Did it change my mind about Coleman? Yes, in a way. The music seemed so indecipherable at first, but by the end of the movie I felt like I was listening to Stravinsky. Perhaps I was beginning to understand Coleman's genius.

See it for yourself. The documentary in currently showing at IFC Film Center.

Tuesday, September 4, 2012

New York Times demotes Allan Kozinn as music critic

Yesterday, Norman Lebrecht's blog Slipped Disc reported that the New York Times has demoted music critic Allan Kozinn to a new post called "general cultural reporter" in order to create a vacancy for the hiring of freelance music and opera critic Zachary Woolfe.

I'm only hearing one side of the story, of course, but still... the politics at the Times is disheartening. I've always enjoyed Kozinn's informative, engaging reviews, and always thought of him as a fair and insightful critic, so much better than some of the newer writers whose commentaries can seem so trite and obvious. Kozinn's articles have been an inspiration for my own blog posts even though I can never hope to achieve the depth of his knowledge and perspective.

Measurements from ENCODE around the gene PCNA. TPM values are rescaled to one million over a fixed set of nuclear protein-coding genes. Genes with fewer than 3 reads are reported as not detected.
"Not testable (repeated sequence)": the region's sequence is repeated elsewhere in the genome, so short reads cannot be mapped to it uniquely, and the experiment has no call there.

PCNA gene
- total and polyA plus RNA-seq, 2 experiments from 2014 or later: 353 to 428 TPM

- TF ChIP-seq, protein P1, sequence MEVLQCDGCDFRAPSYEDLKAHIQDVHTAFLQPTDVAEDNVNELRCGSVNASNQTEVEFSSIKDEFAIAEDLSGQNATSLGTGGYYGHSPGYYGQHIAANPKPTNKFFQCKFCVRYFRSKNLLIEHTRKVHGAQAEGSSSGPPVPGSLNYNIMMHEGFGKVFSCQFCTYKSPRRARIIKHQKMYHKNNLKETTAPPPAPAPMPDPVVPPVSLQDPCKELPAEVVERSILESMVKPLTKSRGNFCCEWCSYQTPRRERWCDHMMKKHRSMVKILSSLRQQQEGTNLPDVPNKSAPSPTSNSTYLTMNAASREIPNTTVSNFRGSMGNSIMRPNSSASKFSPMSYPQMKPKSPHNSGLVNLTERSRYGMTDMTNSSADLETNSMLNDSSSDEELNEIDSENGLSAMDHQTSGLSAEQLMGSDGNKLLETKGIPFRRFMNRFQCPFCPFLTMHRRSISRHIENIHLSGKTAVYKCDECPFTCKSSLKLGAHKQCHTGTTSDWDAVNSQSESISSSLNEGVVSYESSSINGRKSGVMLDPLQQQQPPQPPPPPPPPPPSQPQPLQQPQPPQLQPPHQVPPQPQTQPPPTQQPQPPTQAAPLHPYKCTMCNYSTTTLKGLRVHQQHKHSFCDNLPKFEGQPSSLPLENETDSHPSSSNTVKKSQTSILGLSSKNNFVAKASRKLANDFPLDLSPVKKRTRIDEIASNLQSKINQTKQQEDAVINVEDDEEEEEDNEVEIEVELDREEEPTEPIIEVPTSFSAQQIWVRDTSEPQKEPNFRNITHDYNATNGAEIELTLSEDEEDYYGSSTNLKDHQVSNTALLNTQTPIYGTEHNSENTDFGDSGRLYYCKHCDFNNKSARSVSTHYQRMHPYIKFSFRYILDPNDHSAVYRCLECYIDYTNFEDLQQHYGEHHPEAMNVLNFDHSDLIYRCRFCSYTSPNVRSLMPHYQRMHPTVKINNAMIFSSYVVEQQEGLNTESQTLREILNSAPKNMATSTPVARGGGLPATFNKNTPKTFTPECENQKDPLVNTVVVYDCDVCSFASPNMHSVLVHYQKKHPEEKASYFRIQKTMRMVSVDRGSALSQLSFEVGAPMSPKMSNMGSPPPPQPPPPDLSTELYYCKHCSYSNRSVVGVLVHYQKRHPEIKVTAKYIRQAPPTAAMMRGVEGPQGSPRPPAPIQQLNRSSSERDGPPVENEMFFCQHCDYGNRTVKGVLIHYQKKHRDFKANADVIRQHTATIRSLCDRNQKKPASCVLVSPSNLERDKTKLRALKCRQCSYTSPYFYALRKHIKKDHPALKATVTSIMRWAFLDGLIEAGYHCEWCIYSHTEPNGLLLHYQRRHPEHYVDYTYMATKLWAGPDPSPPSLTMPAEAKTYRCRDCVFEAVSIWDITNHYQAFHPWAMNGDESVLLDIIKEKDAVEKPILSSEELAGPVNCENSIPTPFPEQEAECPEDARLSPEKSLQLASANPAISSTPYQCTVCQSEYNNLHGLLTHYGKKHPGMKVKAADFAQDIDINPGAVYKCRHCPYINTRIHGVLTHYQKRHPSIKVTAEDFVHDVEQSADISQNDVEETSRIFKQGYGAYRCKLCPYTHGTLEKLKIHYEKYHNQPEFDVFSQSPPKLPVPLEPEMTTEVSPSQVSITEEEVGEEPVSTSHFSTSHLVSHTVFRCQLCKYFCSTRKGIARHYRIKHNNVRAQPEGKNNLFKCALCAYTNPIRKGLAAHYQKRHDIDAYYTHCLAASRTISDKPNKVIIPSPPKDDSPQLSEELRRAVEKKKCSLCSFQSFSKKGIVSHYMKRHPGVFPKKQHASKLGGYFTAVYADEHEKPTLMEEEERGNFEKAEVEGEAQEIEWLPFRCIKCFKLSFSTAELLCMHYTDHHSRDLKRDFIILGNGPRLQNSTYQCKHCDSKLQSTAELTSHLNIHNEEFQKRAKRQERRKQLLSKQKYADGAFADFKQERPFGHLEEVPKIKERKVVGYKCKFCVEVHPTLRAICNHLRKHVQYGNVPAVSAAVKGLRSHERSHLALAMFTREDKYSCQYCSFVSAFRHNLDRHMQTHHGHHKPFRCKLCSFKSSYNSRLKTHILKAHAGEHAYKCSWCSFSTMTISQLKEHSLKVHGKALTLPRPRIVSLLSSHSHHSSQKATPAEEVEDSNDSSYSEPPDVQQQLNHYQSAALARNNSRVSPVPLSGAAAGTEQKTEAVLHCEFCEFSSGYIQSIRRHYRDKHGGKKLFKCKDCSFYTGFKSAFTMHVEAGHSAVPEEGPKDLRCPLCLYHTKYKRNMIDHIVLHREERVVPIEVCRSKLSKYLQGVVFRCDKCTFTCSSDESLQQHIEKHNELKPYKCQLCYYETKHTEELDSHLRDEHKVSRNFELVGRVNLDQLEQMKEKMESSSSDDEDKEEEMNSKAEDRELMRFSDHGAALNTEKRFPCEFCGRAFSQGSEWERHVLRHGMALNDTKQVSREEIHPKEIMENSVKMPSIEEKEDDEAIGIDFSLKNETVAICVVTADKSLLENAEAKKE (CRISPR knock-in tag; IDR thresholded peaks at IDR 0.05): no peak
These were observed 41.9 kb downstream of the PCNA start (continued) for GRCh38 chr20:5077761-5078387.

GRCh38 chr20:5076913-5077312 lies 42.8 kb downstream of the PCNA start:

The article was a bit cryptic about the inner machinations of the classical music department:
The reasons are purely internal. Culture Editor Jon Landman knows he has a problem in the classical department. The chief critic Anthony Tommasini is thought to have failed to win the confidence of New York’s opinion formers.
Most of the comments voiced support for Kozinn, including one from Paula (Kozinn's partner?) who described Kozinn's extensive preparation for reviews:
I’ve attended hundreds of performances with Allan, and he is always interested in what he’s hearing — no matter how many times he’s heard the piece or orchestra before, or what a weak rendition it is. He hears every note and all the variables. Rather than feeling bored, he’s fascinated by each nuance. That’s what makes him so good at what he’s been doing for so long.